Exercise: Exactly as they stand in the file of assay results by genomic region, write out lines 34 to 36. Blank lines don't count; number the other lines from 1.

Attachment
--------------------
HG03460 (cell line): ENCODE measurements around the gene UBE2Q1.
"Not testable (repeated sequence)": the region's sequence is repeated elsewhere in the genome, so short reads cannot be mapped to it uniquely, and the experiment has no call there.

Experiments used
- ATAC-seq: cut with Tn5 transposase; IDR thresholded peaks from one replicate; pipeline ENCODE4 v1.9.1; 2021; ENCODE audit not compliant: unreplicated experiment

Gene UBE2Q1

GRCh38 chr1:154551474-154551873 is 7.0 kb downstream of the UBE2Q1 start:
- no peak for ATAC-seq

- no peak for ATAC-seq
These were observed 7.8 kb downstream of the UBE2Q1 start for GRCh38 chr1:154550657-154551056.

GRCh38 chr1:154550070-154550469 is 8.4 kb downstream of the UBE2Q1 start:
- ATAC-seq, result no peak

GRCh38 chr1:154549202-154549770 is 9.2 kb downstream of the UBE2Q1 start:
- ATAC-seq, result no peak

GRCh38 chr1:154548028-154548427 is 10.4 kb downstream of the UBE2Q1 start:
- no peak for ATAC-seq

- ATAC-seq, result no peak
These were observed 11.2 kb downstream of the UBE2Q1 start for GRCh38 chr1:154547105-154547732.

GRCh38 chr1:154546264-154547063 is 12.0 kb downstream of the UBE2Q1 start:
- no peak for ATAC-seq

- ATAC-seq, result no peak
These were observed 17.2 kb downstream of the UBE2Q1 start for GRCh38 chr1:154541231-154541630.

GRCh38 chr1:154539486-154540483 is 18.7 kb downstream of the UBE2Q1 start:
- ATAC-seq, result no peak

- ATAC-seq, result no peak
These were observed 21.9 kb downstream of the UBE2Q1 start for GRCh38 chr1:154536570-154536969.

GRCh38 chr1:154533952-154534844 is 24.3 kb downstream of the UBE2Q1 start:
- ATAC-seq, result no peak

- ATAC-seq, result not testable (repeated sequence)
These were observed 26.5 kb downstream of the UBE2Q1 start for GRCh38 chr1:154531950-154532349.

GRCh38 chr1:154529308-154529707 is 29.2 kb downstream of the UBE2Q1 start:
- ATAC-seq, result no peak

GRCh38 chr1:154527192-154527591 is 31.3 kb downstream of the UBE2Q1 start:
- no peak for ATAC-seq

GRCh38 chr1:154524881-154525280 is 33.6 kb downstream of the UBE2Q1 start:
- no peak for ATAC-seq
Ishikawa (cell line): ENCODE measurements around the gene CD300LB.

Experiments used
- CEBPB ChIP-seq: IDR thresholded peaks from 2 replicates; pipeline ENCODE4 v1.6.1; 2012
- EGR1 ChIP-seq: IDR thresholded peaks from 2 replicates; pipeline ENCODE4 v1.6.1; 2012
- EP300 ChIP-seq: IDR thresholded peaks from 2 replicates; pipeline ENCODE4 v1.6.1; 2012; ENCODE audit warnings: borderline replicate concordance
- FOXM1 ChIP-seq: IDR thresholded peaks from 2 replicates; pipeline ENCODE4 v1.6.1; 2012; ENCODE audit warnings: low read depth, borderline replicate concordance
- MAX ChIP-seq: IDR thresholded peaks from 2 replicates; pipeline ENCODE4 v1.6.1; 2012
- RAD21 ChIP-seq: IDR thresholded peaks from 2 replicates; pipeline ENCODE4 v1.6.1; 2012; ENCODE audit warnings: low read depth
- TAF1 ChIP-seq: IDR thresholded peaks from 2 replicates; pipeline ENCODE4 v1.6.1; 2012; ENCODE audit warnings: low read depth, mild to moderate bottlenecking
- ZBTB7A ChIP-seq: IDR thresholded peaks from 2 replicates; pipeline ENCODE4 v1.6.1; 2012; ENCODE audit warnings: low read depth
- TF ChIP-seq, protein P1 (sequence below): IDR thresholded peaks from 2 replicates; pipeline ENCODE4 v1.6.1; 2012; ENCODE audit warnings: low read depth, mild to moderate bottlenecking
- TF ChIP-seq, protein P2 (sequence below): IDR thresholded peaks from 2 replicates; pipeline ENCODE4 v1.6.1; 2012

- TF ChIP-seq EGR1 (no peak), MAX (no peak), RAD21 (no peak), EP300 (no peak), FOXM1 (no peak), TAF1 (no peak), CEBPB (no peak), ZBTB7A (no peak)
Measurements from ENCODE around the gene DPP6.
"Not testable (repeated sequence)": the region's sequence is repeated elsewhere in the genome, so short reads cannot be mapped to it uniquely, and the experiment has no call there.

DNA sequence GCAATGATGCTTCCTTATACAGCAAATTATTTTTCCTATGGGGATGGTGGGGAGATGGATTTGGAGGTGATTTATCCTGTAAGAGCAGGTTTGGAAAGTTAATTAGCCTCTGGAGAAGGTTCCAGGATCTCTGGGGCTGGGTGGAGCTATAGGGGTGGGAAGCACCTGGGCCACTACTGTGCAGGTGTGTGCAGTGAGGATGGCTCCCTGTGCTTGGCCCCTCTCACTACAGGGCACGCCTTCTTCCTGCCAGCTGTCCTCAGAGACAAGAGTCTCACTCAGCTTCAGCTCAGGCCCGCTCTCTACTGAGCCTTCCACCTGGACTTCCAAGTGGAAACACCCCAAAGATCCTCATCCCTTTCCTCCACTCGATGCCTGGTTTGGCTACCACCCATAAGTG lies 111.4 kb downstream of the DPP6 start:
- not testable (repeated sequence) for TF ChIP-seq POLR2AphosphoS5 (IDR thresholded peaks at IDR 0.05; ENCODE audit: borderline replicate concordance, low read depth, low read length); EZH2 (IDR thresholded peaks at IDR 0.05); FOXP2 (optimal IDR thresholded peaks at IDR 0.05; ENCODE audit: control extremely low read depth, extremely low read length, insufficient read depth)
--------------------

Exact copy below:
GRCh38 chr1:154524881-154525280 is 33.6 kb downstream of the UBE2Q1 start:
- no peak for ATAC-seq
Ishikawa (cell line): ENCODE measurements around the gene CD300LB.